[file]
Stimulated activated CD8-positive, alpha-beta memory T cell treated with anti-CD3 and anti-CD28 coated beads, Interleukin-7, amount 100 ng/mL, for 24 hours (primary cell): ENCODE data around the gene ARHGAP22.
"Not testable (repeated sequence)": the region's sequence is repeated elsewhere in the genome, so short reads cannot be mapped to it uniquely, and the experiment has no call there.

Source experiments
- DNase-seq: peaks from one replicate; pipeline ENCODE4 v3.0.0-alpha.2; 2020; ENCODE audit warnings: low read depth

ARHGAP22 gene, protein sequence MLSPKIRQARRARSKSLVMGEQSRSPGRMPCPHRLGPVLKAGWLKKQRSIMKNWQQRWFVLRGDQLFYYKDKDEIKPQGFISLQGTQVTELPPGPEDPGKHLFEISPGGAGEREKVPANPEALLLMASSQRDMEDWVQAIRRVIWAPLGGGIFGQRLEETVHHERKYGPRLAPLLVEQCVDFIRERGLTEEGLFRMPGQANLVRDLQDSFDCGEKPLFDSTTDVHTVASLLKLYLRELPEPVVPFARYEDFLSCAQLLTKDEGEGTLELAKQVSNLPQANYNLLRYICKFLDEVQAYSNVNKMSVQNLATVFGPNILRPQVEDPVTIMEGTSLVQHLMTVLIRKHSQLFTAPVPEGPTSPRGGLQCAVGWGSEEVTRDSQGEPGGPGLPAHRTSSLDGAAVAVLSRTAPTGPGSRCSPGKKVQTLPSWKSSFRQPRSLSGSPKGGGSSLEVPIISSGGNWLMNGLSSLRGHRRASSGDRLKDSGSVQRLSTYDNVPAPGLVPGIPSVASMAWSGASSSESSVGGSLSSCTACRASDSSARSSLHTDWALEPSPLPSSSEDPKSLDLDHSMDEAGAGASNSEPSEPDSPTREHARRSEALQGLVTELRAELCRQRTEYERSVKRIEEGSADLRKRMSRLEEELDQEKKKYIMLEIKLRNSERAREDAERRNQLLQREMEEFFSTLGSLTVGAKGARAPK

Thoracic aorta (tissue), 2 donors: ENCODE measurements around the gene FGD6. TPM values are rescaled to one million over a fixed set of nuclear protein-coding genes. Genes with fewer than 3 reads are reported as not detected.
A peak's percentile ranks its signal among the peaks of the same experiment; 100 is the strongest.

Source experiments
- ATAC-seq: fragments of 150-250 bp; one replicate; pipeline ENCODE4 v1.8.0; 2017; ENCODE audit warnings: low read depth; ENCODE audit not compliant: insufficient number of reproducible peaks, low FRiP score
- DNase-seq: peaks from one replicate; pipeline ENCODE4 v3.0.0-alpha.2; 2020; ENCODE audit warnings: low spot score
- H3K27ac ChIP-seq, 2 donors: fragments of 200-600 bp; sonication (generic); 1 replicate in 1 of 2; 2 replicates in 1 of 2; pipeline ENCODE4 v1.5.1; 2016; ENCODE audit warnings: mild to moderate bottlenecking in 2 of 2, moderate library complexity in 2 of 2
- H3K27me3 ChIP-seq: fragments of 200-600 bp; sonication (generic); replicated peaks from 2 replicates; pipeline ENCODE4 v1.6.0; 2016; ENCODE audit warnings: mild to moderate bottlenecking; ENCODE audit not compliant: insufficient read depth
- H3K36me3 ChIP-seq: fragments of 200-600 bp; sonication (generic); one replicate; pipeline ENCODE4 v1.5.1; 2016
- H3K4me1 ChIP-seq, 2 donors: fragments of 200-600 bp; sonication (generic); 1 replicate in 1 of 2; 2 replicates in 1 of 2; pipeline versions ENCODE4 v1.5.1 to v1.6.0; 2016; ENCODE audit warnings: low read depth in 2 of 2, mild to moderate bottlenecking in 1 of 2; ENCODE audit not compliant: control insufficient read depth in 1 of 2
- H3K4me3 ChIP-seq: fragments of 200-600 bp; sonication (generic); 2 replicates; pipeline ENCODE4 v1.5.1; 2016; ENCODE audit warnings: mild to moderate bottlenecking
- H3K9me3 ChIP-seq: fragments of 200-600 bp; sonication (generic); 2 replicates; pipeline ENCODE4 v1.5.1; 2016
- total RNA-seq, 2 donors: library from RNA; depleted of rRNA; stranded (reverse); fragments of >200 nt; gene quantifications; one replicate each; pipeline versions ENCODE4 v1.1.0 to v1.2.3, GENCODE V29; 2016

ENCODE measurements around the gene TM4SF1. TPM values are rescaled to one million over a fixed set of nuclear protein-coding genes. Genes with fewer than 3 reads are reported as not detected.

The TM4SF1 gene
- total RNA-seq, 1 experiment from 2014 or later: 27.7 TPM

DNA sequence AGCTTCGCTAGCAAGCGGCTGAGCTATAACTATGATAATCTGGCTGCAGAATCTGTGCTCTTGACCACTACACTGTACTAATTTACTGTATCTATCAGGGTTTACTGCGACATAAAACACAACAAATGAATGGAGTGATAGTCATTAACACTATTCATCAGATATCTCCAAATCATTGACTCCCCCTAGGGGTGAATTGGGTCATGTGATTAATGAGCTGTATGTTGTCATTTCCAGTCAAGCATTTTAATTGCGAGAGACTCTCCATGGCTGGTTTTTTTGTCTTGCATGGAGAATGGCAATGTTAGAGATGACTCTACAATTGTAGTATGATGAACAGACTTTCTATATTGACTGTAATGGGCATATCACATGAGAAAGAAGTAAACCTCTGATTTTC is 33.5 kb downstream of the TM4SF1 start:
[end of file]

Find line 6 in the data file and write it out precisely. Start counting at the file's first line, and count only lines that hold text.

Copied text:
Thoracic aorta (tissue), 2 donors: ENCODE measurements around the gene FGD6. TPM values are rescaled to one million over a fixed set of nuclear protein-coding genes. Genes with fewer than 3 reads are reported as not detected.